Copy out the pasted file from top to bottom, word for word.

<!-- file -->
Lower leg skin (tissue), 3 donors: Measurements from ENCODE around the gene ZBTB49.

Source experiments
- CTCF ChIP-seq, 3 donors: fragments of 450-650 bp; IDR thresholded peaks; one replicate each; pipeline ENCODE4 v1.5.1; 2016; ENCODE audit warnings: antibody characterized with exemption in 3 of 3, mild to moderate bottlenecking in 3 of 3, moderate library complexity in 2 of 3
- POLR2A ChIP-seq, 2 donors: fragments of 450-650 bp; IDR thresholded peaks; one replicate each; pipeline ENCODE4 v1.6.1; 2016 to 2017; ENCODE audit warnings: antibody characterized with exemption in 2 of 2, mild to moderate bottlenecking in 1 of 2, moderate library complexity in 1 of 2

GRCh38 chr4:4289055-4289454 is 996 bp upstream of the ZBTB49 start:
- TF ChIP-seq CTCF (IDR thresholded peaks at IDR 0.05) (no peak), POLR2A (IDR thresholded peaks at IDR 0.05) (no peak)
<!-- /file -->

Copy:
Lower leg skin (tissue), 3 donors: Measurements from ENCODE around the gene ZBTB49.

Source experiments
- CTCF ChIP-seq, 3 donors: fragments of 450-650 bp; IDR thresholded peaks; one replicate each; pipeline ENCODE4 v1.5.1; 2016; ENCODE audit warnings: antibody characterized with exemption in 3 of 3, mild to moderate bottlenecking in 3 of 3, moderate library complexity in 2 of 3
- POLR2A ChIP-seq, 2 donors: fragments of 450-650 bp; IDR thresholded peaks; one replicate each; pipeline ENCODE4 v1.6.1; 2016 to 2017; ENCODE audit warnings: antibody characterized with exemption in 2 of 2, mild to moderate bottlenecking in 1 of 2, moderate library complexity in 1 of 2

GRCh38 chr4:4289055-4289454 is 996 bp upstream of the ZBTB49 start:
- TF ChIP-seq CTCF (IDR thresholded peaks at IDR 0.05) (no peak), POLR2A (IDR thresholded peaks at IDR 0.05) (no peak)